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The Taliban attack, which killed more than 150 Afghan soldiers over the weekend, has raised serious questions about President Ashraf Ghani's ability to govern the country. Is it time for the president to step down?
In his recent Afghanistan visit, US Secretary of Defense Jim Mattis thanked Afghan President Ashraf Ghani for his leadership "in the midst of very, very difficult times." Mattis' words definitely underline the strong US support for the Afghan leader.
Domestically, however, Ghani's popularity is declining. Critics accuse the former World Bank advisor and his aides of "micromanaging" the country while recklessly ignoring Afghanistan's bigger problems, mainly the Taliban-led insurgency, a donor-dependent economy, and a fragile political system.
On Friday, Taliban militants killed more than 150 Afghan soldiers in the northern city of Mazar-i-Sharif. The country's army chief and defense minister tendered their resignations in its wake, but experts say the deteriorating security situation is a result of an ineffective political system and rampant corruption in government's offices and ministries.
Flawed power sharing
Ghani is no stranger to criticism, even from his own supporters. Some of his aides parted ways with him when he agreed to a power-sharing deal with his rival presidential candidate, Abdullah Abdullah, in 2014. The deal was brokered by then US Secretary of State John Kerry to prevent the bitterly contested elections from plunging Afghanistan into turmoil.
As a result of the US-backed deal, a national unity government was formed in Afghanistan, with Ghani as president and Abdullah as his chief executive.
Both Ghani and Abdullah promised to put their differences aside. This, however, never happened, according to a recent report published by the International Crisis Group (ICG) entitled, "Afghanistan: The future of the National Unity Government."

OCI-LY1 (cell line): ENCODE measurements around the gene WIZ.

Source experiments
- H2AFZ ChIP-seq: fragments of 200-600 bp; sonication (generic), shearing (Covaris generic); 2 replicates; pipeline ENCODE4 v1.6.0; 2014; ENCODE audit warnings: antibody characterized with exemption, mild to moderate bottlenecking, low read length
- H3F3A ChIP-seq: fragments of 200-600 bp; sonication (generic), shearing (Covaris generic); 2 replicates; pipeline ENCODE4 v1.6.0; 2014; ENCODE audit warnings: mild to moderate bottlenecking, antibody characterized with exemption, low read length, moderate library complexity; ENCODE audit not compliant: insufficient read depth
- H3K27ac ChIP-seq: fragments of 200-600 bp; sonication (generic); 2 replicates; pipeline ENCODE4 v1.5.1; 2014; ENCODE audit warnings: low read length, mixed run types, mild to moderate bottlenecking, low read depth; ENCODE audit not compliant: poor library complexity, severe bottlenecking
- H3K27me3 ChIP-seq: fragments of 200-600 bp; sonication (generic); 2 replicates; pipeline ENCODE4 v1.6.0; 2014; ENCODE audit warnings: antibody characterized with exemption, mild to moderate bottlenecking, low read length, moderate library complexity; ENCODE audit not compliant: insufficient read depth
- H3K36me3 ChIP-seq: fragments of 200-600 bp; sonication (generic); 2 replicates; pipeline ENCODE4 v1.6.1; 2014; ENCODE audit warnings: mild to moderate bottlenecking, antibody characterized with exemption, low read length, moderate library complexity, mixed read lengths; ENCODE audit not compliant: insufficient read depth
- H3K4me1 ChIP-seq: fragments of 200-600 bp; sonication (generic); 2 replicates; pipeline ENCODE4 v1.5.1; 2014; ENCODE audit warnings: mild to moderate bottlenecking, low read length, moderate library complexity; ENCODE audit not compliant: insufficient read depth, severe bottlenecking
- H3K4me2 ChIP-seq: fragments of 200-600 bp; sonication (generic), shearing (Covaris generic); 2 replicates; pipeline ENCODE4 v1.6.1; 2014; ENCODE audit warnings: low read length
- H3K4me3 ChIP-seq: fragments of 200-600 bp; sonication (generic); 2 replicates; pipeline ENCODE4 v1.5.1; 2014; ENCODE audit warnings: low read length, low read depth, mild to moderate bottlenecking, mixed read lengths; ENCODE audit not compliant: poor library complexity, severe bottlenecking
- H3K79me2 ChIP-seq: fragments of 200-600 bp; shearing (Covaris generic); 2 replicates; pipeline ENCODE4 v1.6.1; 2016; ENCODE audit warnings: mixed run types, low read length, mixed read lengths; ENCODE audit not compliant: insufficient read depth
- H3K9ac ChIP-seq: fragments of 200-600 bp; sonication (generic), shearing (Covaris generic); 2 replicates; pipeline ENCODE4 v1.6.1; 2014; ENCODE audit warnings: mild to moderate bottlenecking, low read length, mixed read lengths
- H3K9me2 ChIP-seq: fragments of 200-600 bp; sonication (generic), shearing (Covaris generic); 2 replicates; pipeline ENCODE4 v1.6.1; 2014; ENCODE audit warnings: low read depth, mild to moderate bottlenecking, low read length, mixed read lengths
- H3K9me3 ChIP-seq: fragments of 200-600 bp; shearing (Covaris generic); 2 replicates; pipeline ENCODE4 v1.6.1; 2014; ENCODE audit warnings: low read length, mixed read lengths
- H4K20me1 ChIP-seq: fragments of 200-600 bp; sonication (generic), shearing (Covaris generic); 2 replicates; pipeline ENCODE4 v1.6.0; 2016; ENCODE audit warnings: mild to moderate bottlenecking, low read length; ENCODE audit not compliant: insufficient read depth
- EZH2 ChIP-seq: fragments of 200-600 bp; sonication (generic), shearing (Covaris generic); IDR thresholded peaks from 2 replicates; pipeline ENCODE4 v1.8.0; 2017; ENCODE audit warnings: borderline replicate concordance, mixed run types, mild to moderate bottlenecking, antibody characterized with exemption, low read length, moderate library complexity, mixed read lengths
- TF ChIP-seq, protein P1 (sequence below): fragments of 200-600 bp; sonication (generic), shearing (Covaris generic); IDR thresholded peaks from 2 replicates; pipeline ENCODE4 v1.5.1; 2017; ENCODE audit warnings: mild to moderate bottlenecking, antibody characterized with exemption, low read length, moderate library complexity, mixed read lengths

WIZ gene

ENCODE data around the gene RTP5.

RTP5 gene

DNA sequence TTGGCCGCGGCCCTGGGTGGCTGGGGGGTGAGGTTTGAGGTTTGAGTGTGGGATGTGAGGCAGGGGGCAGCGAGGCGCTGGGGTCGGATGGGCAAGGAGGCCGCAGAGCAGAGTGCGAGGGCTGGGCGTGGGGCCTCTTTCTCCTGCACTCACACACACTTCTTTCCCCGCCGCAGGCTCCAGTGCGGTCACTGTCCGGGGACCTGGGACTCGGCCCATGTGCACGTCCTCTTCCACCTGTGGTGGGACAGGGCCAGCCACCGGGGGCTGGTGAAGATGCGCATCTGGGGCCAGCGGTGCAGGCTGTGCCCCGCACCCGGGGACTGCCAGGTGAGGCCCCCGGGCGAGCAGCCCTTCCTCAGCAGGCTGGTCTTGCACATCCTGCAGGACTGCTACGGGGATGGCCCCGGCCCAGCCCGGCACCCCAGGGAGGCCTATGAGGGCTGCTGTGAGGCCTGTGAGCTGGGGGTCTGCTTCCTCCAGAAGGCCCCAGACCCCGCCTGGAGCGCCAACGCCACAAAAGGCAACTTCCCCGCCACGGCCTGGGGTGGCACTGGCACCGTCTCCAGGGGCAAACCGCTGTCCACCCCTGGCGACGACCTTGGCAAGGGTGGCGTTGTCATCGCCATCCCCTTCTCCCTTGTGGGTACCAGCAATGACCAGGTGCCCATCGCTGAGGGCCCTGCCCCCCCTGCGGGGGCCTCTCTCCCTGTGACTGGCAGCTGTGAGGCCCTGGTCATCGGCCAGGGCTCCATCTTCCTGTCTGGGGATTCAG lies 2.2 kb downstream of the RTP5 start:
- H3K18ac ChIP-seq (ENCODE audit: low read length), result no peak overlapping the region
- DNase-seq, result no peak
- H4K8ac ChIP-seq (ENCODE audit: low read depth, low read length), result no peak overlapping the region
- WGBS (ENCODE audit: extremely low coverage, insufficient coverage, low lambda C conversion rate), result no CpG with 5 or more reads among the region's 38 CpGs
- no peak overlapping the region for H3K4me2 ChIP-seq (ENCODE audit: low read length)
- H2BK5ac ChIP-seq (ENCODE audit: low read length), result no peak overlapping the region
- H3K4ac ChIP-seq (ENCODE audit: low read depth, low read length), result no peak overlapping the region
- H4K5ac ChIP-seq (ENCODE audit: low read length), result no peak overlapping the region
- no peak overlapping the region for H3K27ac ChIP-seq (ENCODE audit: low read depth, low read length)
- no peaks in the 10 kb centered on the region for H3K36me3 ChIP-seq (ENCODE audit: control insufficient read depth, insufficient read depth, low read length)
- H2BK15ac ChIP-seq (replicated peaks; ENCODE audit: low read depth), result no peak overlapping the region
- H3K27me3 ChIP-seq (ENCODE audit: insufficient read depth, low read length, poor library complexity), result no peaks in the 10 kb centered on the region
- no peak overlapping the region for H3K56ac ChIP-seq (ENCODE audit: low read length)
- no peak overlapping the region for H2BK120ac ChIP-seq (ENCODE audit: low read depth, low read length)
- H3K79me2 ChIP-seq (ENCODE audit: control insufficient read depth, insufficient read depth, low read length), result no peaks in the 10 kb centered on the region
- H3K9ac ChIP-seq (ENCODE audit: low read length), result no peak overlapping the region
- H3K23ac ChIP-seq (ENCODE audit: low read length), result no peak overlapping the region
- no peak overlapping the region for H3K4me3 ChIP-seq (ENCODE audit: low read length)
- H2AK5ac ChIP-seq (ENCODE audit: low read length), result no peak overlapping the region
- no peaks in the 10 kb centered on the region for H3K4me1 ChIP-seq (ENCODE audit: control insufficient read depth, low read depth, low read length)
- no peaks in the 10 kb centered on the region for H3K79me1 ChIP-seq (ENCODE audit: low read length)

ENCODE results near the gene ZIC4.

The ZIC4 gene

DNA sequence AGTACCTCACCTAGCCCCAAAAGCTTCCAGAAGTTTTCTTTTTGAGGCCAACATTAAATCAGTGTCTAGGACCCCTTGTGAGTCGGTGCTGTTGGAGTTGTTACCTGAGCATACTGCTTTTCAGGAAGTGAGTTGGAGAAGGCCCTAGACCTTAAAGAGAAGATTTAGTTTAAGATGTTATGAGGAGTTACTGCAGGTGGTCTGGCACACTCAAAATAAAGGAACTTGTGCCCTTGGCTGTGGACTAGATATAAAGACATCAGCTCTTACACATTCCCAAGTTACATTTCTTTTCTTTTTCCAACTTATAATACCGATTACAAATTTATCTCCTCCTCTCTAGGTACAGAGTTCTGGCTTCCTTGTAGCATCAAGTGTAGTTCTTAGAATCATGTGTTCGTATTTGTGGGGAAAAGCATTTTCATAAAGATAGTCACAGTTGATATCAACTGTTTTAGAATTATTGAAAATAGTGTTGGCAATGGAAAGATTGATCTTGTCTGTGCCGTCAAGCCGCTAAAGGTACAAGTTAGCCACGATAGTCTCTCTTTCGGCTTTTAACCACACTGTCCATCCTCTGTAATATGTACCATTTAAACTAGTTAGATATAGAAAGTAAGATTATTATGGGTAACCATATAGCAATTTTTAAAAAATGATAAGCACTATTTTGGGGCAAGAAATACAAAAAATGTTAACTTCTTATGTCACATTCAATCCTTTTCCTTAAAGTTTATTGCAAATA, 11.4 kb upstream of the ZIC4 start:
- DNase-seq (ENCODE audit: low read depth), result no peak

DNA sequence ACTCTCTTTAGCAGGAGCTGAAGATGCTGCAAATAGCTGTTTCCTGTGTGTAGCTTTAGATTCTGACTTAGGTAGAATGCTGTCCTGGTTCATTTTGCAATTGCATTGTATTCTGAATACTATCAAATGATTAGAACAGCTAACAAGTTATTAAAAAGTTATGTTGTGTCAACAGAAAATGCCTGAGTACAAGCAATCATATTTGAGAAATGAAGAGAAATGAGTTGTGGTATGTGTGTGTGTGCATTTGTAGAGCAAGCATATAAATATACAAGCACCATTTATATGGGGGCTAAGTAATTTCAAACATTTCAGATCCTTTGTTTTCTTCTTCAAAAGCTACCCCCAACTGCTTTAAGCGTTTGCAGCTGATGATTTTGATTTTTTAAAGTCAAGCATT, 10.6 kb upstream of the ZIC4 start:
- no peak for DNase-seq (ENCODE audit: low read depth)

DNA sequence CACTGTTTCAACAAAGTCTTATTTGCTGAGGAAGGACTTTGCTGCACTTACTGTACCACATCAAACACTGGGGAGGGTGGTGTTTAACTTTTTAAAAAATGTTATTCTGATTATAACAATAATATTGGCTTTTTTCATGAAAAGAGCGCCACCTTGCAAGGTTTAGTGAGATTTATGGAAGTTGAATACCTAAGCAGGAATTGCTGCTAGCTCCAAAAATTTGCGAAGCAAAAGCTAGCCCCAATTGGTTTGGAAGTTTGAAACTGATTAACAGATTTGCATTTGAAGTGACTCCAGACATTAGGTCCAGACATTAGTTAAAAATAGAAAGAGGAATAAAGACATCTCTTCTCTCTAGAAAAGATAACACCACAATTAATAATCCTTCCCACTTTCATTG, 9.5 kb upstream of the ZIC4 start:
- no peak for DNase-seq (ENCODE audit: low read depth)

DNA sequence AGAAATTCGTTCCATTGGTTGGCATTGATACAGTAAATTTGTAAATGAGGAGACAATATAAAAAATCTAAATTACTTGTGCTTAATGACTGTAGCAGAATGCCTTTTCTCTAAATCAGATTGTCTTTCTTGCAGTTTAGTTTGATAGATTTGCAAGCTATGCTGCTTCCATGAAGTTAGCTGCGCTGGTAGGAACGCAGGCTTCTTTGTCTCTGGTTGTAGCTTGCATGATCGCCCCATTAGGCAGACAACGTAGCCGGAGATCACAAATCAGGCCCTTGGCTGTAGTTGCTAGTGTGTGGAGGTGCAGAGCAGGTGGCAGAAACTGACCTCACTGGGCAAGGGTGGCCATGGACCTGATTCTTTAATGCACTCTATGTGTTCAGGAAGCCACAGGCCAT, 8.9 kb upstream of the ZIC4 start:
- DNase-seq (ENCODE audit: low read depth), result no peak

Abdullah believes he is an equal partner in the national unity government, but Ghani and his aides insist the real power, according to the Afghan constitution, rests with the presidency. The vagueness of the 2014 power-sharing agreement continues to be divisive in Afghan politics, the ICG report says.
"The national unity government is beset with internal disagreements and discord and facing a resurgent insurgency," the report states, stressing that it would increase the risk of internal conflict and insecurity in an already fragile state if the current political and constitutional tensions are left unresolved.
The unsuccessful power sharing is not the only problem with the Afghan government. President Ghani has also been unsuccessful in keeping his own allies by his side. Since he took over office, many of his allies have left the government.
"We were with Ghani all the way, but the moment he became president he forgot all the promises he made to us," Sadiq Patman, an official in the former Afghan president Hamid Karzai's administration, told DW.
Patman believes that one of the reasons behind the current political instability in Afghanistan is Ghani's treatment of his presidential campaign allies.
"In a presidential system, effective governance is only possible by keeping the campaign alliances intact. President Ghani hasn't done that," Patman added.
"Ghani is micromanaging almost everything and has a problem in trusting people," Patman claimed.
Many Afghanistan observers are critical of Ghani's style of governance.
Siegfried O. Wolf, a director of research at the Brussels-based South Asia Democratic Forum (SADF), says the Afghan president is trying to keep an absolute control over all aspects of the government. This, Wolf says, has led Ghani to surround himself with loyalists only.
"The fact that Ghani does not have much in common - neither in political thinking nor behavior - with senior members of his administration is also complicating the situation," Wolf told DW.
Despite the criticism, Ghani has some achievements to his credit, for instance minimizing corruption in some government offices and securing NATO's long-term support for Afghanistan.
Corruption, however, has remained widespread in Afghanistan, public services are ineffective and the insurgency is more brutal than at any other time since the fall of the Taliban regime in 2001.
"Afghanistan is in a fragile state, but it is definitely not a failed country," Wolf said.
President Ghani, who has written a book on how to fix failed states, has two more years to fix Afghanistan. But an increasing number of people in Afghanistan believe he is not the right person for the job.